NRECA is urging the Federal Communications Commission to reject requests for limited amnesty for internet service providers who default on certain federal funding obligations to build rural broadband and leave large swaths of America unserved.

“To give these participants a 'get out of jail free card' in the form of amnesty—no matter how abbreviated—and/or reduced fines would send a dangerous, ill-advised signal to internet service providers that default is an option regardless of the consequences to the communities left behind," said Greg Orlando, NRECA regulatory affairs director for broadband.

NRECA filed comments to the FCC on March 26 in response to recent calls to allow internet service providers to give up their broadband commitments after winning large sums from the Rural Digital Opportunity Fund and Connect America Fund II. Amnesty requests came from ISPs, trade associations, state and local officials, school districts and others concerned that some winning bidders may be unwilling or unable to fulfill their deployment obligations.

NRECA said communities covered by RDOF and CAF II winners who defaulted, including some of the country's hardest-to-serve areas, had been labeled “served" and became ineligible for the upcoming $42.5 billion Broadband Equity, Access and Deployment (BEAD) program.

In addition to BEAD money, areas where entities defaulted also missed out on potential funding through the U.S. Treasury's Capital Projects Fund and U.S. Department of Agriculture's ReConnect program.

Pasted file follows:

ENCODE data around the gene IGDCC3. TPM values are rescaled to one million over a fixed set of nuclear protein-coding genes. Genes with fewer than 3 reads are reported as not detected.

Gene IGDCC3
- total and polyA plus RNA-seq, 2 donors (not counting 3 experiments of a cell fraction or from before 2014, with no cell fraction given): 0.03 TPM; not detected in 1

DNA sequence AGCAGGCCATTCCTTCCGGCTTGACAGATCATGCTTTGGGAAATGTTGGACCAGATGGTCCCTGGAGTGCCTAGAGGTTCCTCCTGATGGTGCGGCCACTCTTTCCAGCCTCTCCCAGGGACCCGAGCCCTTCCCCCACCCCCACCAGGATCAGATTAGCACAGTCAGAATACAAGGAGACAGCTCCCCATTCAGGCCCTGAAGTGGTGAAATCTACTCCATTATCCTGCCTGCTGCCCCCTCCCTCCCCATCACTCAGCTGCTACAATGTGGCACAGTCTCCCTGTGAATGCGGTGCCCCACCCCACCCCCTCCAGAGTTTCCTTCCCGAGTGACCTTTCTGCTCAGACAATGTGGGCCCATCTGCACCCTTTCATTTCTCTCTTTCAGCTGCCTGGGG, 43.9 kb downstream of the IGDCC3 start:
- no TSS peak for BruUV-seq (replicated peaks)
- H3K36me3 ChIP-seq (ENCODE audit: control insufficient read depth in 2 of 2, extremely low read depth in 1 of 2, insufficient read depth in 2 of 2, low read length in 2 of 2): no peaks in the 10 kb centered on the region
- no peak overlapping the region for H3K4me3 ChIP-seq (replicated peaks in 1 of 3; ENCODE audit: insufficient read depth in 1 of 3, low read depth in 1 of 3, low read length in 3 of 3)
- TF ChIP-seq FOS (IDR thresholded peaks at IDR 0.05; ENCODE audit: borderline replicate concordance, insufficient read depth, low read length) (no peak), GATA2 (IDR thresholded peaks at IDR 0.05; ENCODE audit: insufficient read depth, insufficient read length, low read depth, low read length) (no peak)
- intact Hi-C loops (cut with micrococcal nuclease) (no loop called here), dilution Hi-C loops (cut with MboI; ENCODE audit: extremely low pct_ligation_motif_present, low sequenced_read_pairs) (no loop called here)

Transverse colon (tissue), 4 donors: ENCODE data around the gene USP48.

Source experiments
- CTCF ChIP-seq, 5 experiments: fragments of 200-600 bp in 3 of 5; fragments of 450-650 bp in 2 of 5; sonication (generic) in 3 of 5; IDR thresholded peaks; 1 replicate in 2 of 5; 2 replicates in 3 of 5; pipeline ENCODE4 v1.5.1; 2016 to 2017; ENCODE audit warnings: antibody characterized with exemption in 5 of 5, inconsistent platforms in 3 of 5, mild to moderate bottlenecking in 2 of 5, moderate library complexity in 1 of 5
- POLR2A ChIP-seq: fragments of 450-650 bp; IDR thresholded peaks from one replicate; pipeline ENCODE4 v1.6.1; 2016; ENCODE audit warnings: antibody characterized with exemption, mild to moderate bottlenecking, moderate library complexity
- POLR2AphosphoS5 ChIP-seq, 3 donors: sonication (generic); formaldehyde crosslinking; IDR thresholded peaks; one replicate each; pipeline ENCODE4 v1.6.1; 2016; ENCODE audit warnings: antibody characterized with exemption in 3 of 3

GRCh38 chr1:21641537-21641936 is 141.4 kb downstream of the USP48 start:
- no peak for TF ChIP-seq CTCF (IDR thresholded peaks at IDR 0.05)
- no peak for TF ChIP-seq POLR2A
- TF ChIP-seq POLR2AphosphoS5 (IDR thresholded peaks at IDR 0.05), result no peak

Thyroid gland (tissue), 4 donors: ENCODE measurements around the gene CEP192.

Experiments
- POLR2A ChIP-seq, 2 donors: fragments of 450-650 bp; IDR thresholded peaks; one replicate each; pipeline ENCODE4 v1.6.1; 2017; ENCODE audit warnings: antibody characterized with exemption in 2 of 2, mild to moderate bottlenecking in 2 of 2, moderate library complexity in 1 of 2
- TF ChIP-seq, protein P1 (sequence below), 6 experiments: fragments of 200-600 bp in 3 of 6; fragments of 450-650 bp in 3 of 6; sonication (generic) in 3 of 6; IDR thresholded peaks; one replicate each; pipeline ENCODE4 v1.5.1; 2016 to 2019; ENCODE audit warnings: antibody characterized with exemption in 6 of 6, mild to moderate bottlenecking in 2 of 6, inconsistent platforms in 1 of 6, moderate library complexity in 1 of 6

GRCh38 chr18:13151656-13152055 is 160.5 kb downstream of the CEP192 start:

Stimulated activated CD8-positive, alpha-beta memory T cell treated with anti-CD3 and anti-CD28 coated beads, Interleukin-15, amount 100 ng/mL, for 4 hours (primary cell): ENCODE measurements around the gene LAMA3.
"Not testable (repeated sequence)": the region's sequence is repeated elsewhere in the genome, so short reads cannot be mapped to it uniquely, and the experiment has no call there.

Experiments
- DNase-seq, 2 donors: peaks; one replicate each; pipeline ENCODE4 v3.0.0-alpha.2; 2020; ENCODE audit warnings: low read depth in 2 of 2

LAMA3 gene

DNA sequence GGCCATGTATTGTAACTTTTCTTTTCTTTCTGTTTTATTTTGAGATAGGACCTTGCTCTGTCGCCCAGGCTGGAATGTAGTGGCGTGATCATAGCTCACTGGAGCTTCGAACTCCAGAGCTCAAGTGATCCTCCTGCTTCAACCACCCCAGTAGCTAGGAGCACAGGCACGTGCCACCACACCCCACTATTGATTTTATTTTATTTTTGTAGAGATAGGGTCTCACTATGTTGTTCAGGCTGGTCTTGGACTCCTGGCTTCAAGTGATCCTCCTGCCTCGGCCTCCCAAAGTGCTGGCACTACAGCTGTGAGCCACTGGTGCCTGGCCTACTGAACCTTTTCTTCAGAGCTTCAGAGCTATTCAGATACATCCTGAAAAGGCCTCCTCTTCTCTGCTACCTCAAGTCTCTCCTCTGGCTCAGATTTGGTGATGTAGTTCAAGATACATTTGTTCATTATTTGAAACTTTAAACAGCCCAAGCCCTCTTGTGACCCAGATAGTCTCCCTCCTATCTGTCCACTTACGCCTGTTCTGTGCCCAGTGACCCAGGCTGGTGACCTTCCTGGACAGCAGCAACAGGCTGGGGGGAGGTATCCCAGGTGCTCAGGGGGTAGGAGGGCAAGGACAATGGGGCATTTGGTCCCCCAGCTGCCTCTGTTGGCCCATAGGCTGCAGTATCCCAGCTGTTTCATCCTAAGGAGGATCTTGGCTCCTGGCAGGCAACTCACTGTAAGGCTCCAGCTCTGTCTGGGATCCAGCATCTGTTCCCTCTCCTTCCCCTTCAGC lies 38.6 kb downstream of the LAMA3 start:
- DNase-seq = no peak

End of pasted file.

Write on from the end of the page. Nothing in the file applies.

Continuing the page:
“Granting amnesty will not deter future defaults but will have the opposite effect," NRECA told the FCC. “Rather than encouraging thoughtful participation from internet service providers in federal broadband programs moving forward, amnesty would only encourage bad actors to game future broadband auctions."

Although some electric cooperatives were forced to default due to inflation and other financial challenges, NRECA encouraged the FCC to maintain the integrity and requirements of its rural broadband programs.

As the FCC considers future programs aimed at closing the digital divide, NRECA made the following recommendations:

  • Discontinue reverse auctions to award funding in high-cost areas.
  • Employ greater due diligence and vetting on the front end of the application process.
  • Set higher fines for defaults or noncompliance to help weed out entities with no intention of serving high-cost areas.

“As an association that represents hundreds of members committed to building broadband in their rural, high-cost communities, we feel that it is critical for the commission to stay the course to ensure integrity in the future, and focus on improving accountability, not only for RDOF and CAF II but any other programs aiming to bridge the digital divide," NRECA said.

Explore NRECA's resources on broadband.